Coronavirus inspires innovations in property transactions, energises recovery momentum
- While many would only consider leasing and purchasing properties they’d seen in person, the pandemic calls for new measures
- Lockdowns have inspired a boom in remote viewings and virtual sales and leasing around the world, buoying markets energising recovery momentum
Remember the last century, during the 1990s, when online shopping was a new concept? It was an innovation that developed in lockstep with the internet that let you buy books and DVDs and eventually anything you could imagine from the comfort of your desktop.
Things got even more convenient with the broad adoption of smartphones. As fast as the world seems to be moving, real progress is oftentimes quite slow. Younger generations can adapt relatively quickly but we can be suspicious creatures of habit for the most part. Not too long ago, online dating was considered purely for the brave, crazy or desperate. Now it’s the standard.
There is very little now that cannot be found or bought in some form of online marketplace. Now, property has become the latest item to find itself shoppable on the web. While previously many would only consider leasing and purchasing properties they’d seen in person, these times call for new measures.
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One thing all of these locations have in common is a continued demand for real estate, be it from end users or investors considering new opportunities. To meet this continued demand, property professionals have had to get creative.
It is here that online tools, remote technologies and virtual viewing platforms have come into their own.
The Covid-19 lockdowns have inspired a boom in remote viewings and virtual sales and leasing around the world to help buoy markets and energise recovery momentum. It is technology that has come to the rescue, and there are very few downsides to more online transactions.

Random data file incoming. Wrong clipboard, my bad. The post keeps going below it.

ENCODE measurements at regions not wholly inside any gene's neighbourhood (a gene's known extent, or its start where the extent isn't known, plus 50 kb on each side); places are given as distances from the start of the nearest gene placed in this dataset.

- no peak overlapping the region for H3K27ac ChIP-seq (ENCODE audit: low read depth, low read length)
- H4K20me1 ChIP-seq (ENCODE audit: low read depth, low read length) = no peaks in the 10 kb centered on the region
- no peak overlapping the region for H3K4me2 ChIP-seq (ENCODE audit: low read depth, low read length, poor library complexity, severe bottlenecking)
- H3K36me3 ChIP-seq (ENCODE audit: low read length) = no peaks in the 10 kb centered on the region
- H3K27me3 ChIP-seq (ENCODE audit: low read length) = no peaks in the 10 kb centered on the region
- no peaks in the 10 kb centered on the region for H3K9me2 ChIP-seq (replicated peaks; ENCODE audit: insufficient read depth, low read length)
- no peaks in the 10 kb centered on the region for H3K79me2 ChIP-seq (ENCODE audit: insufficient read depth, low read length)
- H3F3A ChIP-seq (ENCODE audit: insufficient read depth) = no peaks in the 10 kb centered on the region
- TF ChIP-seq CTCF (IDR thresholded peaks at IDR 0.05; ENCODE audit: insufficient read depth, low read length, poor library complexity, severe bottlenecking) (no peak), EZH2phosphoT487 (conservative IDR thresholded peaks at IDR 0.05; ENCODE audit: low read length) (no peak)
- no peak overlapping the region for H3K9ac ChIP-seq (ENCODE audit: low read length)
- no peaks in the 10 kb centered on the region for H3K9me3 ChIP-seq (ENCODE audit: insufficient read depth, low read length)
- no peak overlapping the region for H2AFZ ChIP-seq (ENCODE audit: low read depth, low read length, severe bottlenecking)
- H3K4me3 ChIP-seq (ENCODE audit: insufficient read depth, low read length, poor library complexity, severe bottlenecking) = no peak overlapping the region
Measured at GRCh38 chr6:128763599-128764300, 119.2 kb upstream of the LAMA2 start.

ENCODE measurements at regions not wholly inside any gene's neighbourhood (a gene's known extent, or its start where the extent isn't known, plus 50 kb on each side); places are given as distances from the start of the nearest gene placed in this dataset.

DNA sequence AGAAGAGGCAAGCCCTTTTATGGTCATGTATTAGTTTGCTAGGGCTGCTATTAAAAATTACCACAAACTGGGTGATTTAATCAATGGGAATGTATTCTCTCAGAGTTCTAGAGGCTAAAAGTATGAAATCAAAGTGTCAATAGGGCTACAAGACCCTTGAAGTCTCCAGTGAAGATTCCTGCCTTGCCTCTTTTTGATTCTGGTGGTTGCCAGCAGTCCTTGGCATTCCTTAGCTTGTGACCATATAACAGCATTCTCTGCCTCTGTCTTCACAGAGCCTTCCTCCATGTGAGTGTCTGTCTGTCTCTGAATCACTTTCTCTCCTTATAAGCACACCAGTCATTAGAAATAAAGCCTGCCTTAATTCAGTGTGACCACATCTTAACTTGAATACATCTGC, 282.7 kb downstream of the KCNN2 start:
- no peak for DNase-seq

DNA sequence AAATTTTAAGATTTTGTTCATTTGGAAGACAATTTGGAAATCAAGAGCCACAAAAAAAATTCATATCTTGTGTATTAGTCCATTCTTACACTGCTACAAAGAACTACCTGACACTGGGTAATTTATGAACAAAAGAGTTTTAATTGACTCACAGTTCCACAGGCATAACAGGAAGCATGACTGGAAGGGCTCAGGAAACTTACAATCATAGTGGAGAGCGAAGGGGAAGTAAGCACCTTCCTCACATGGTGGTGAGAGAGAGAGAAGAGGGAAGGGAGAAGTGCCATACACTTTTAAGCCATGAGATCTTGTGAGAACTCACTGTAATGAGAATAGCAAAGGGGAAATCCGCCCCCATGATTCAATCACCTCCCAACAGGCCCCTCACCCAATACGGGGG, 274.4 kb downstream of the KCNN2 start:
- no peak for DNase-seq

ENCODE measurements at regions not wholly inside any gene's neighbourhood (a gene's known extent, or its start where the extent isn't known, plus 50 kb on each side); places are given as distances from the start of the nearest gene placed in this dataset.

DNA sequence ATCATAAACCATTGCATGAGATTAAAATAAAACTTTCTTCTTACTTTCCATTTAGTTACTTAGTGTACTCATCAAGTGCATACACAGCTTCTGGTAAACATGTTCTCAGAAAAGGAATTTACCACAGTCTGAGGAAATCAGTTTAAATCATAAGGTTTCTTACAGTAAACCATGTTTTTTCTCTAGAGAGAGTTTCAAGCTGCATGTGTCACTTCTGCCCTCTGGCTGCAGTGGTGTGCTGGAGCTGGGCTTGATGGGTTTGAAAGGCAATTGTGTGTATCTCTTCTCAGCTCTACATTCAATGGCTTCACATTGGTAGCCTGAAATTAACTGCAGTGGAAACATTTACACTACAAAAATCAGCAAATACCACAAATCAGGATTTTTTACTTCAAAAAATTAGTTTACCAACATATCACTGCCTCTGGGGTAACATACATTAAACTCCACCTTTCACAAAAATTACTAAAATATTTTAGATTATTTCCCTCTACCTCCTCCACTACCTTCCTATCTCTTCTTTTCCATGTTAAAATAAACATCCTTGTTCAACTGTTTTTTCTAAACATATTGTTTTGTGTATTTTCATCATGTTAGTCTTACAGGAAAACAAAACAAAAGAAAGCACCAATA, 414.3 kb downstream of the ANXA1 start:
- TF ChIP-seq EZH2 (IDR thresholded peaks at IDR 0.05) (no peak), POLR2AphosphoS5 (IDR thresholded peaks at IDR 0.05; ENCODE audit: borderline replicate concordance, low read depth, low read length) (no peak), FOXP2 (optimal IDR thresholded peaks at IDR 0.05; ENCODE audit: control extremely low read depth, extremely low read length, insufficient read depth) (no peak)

Online tools are also going to play a big part in the event of more infections or the next public health challenge. Video and online resources help agents and agencies respond quickly, and provide owners and landlords with a degree of security by keeping the number of strangers coming through a property to a minimum.
Right now, that is a must. Where occupied homes are concerned, it is easy to see it becoming a preference, for both residents who don’t want the disturbances of frequently staging their home for prospective buyers to visit, and the agents who can more easily virtually showcase the property round-the-clock to a wider audience.
Still, no one is suggesting that video tours will replace physical viewings completely, particularly where big-ticket properties are concerned. A video tour is never going to provide a true feel for the tiny nuances inherent in a luxury property in the same way a photograph is never going to truly demonstrate how that shirt fabric will feel against the skin.
But being able to give more information to potential tenants and buyers is always welcome, and there is no better shortlisting technique for those looking at leasing a home.
Hong Kong is already primed for a move in the virtual direction. Buyers here long ago got comfortable with “virtual sales” in the form of off-plan purchases. In many ways online-assisted transactions are merely the next step up.
Online tools were always going to be the way forward for the property industry as anytime a property can be made to really shine, all parties involved win. In addition to virtual showings and open houses, short online interviews with owners and tenants of prestige properties have rapidly become the norm to address any potential questions or concerns.
With every other kind of sale conducted via the internet these days, it was only a matter of time before real estate fell in line.
Victoria Allan is the founder and managing director of Habitat Property